My parents were not explicitly entrepreneurial, but I've got two uncles who sort of were, so I suppose I had those kinds of role models from an early age. But the word 'independence' also resonates for me. I've spent the last 10 years working as a freelancer consultant, doing things not within a classic sort of corporate structure and basically, I spent most of my life avoiding actually getting a proper job with a proper boss, for better or for worse. This led me to want to start my own company and found that magazine. I sort of had a couple of brushes with starting companies about five or six years ago and all roads led to this idea of wanting to run a food tech company, essentially.

There are a lot of challenges in a startup. How have you dealt with your biggest challenges?

As long as you're aware that it's going to be really difficult and you're going to experience peaks and troughs, then I think it's okay. I've always believed that the most important asset we have is the co-founder/co-leader relationship.

We both have, separately, networks of people that we ask about their experiences doing this similar thing, and we've chatted to founders of companies that have been successful and asked for their top three tips on preserving this really important relationship. You just have to listen to those people who have been through it and take their advice. But I'd also say, I don't think there's a template because, regardless of whether there are two, three, or even four co-founders, as we know some companies have, I don't know if it's easier or more difficult, but you are humans, and you're weird and idiosyncratic, and you have to just deal with the other person on the other side of the screen or the other side of the table. And that's quite a unique experience.

I would like to shift a little bit into sustainability and regeneration. In your career or childhood, where did this passion start?

I suppose the weird thing I would say is that as a kid, I was always into making things out of a limited set of ingredients.

I remember making a cart during the summer holidays when I was about nine out of a wooden pallet and then some wheels that I found in my dad's garage. I took it out on the road in front of the house and it broke straight away. This was five weeks of work on these waste materials that I'd collected, and I was really sad that I had spent all this time and then this thing broke on the first trip out. Today, though, I give lectures sometimes about creative constraints and the idea of using waste materials in the context of food.

I suppose that focus on sustainability, which is fundamental when we think about food waste, is not the only thing that's important within food systems and sustainability, but it's one of the most important ones. So, for example, the world grows enough food to feed everyone. But, up to 50% of the edible mass that we grow is just wasted. I think the idea of just making do with what you have and making the most of it represents an idea of sustainability more broadly.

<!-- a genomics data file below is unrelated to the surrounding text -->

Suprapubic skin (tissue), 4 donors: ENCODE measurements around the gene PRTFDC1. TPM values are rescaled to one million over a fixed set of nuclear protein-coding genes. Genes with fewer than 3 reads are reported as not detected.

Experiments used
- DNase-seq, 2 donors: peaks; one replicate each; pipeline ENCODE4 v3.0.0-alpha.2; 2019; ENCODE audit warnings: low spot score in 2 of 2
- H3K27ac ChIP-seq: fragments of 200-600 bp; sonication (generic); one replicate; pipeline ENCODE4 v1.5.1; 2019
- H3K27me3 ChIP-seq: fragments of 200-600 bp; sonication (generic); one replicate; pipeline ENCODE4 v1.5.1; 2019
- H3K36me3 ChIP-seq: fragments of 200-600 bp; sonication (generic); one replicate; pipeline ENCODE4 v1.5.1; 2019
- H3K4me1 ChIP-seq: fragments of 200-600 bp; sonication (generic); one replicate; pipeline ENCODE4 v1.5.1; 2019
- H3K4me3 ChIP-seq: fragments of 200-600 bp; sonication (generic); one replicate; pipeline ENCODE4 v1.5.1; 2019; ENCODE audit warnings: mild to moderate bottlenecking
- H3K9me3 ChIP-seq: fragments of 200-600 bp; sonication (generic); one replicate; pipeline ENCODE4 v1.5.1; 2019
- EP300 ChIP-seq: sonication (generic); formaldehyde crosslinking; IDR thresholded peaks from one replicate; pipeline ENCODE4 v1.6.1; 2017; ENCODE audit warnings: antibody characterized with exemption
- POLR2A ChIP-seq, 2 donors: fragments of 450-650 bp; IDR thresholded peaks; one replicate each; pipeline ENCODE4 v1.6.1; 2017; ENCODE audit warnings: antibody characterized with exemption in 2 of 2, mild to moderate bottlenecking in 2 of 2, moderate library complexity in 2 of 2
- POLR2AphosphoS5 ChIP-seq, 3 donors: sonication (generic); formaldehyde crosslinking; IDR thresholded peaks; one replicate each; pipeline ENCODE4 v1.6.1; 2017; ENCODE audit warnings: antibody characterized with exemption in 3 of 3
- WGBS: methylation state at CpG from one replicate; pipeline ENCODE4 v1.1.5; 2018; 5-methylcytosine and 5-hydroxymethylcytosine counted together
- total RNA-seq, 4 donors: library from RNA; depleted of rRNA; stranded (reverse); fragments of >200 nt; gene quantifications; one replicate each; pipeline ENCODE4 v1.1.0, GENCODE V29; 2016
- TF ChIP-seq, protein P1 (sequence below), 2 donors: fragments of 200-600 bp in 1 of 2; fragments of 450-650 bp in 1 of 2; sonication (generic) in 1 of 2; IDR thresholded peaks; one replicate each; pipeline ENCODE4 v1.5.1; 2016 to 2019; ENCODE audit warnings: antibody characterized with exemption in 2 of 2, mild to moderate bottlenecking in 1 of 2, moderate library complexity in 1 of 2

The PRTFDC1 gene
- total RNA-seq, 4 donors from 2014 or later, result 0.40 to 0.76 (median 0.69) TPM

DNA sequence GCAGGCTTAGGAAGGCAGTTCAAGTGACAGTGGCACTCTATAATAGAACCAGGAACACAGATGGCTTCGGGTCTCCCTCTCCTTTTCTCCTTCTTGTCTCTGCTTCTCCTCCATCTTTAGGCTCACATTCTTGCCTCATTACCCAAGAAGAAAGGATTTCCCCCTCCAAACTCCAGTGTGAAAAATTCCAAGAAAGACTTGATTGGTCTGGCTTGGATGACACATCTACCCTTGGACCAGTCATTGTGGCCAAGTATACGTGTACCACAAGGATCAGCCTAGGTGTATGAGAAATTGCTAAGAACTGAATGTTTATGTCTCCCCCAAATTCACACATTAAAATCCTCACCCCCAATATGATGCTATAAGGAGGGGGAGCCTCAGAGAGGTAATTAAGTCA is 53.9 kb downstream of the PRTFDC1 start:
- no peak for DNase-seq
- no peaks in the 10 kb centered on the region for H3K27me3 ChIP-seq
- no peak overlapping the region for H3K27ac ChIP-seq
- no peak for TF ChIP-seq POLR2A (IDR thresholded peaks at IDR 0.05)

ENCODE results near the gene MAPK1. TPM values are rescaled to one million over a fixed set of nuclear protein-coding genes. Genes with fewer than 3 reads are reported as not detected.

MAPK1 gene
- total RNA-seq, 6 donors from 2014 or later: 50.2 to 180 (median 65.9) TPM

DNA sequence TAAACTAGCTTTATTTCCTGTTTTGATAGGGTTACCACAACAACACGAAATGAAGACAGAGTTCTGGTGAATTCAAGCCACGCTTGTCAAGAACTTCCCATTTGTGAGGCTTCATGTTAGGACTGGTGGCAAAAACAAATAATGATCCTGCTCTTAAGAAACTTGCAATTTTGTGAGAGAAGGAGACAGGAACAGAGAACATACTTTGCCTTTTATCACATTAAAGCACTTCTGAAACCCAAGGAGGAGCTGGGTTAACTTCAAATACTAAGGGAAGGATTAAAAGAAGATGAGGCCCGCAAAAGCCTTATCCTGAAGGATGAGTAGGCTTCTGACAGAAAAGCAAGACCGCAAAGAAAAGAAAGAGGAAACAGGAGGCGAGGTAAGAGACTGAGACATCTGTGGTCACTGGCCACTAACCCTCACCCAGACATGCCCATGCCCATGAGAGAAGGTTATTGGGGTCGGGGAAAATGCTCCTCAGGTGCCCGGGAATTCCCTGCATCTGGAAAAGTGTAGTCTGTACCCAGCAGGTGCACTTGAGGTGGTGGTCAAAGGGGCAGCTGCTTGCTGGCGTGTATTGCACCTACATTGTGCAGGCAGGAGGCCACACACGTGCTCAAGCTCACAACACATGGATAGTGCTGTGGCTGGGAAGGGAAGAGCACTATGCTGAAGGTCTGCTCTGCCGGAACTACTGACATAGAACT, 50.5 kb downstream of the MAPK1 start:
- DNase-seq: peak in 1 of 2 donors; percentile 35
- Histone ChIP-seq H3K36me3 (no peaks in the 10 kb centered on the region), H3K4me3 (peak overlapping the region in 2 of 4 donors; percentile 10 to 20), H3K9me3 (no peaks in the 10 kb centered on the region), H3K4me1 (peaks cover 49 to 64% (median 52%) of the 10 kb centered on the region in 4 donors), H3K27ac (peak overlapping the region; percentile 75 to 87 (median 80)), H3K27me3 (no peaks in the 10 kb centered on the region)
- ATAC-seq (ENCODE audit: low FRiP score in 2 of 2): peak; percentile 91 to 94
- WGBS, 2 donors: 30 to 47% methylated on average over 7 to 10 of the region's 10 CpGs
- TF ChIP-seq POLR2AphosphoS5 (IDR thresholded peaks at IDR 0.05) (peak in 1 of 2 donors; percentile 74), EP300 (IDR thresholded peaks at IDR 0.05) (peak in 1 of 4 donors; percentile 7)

At the first Michelin-oriented restaurant I went to work in, I saw them throwing away huge amounts of food, and it bothered me. They had things like this bit of deer loin that you have to cut both ends off of to make it into a perfect and unnatural cylinder shape. I saw the end cuts going into the rubbish and I thought, what are these people doing? Can I eat this? So I took the wasted meat and it was so delicious. It blew my mind that this happened in all restaurants, all over the world, whether Michelin-starred or McDonald's. Oddly enough, though, fast-food restaurants are often basically run by MBA people and management consultants, so they are super-optimised and don’t tend to waste quite as much as the fine restaurants.

If we jump off at some point and ask what Win-Win’s culture is, I suppose part of it would simply be the question, “Why can’t we do things better?”

What would you say is the most fulfilling part of your job?

I get a real kick out of paying people's wages. It’s both daunting and exciting for me. I think of us as this family looking after these people. There are routine tasks the staff have to perform, but I also cherish the idea of us being an incubator that helps them grow and develop new skills beyond their day-to-day. Just like we talk about incubation in our fermentation processes, I like to think we're nurturing and developing our team in a similar way.

But as much as we focus on the short, medium, and long-term goals of the business, we also have the idea that if some of our employees leave to start their own businesses, it will be a measure of success for us. So I get a kick out of the people, the people element excites me.